What form does that life take? Most likely very simple microbial life known as 'extremophiles', which are capable of handling the freezing cold conditions on the planet.  It was thought that such life might only be found below the surface of Mars, but recent discoveries have raised the possibility that water has moved across the Martian surface in the relatively recent past.  So it is plausible that the Martian life might be nearer to the surface of the planet than originally anticipated.

The finding, if proven, would be a great step forward for those of us who advocate that life is as routine a feature of the galaxy as stars and planets.  Whether life emerges as a natural event all over the universe, or is widely spread by comets (panspermia) once it takes hold, it is everywhere.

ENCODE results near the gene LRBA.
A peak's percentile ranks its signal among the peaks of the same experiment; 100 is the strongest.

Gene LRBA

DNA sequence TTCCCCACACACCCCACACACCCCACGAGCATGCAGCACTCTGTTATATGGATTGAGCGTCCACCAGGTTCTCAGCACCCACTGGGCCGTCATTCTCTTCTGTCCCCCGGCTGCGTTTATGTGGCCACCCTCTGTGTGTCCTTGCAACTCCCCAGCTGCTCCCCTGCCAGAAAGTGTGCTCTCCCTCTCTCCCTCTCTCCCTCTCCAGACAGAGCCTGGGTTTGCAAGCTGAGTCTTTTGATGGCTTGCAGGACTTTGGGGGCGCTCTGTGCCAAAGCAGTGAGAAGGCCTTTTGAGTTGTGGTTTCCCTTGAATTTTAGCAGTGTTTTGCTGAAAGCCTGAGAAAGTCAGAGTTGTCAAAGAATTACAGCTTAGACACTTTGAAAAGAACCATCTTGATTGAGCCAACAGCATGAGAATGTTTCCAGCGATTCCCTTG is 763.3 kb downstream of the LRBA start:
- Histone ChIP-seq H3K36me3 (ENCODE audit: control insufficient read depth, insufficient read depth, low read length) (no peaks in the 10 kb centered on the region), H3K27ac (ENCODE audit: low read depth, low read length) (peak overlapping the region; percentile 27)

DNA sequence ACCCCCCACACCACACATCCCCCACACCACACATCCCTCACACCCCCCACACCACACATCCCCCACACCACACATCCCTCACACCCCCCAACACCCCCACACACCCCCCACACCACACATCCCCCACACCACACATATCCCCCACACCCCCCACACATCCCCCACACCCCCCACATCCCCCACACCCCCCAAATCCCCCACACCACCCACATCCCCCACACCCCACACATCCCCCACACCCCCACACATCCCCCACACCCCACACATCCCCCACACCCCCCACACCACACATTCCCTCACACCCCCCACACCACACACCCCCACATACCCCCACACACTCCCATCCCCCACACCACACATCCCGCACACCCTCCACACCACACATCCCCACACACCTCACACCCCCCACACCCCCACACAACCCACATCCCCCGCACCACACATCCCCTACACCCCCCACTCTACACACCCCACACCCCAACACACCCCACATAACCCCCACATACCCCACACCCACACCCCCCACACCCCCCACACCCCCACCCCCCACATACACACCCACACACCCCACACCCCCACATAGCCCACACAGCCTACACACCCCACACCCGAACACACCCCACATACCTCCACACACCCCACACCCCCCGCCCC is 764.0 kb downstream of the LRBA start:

Reference:  http://www.thesun.co.uk/sol/homepage/news/article2133475.ece

Andy Lloyd, 15th January 2009


Well, the announcement did go ahead, but in typical NASA style, they sat on the fence.  Indicating that there may have been a subterranean volcanic source for the methane in the atmosphere, they did not offer the conclusion expected by many commentators - that methane indicated life.  But that is surely what it does mean.  NASA seem to be struggling with this fairly simple concept.  What is unclear is ... why?  This extract from the Financial Times (16/1/09, p6) neatly summarises the likely source of the methane:

"The most interesting possibility is that Mars harbours "deep bio-communities" that use hydrogen as an energy source and emit methane, similar to those found 2-3 km below ground in the Witwatersrand basin of South Africa.  They could have been isolated for millions of years from the inhospitable conditions on the planet's surface."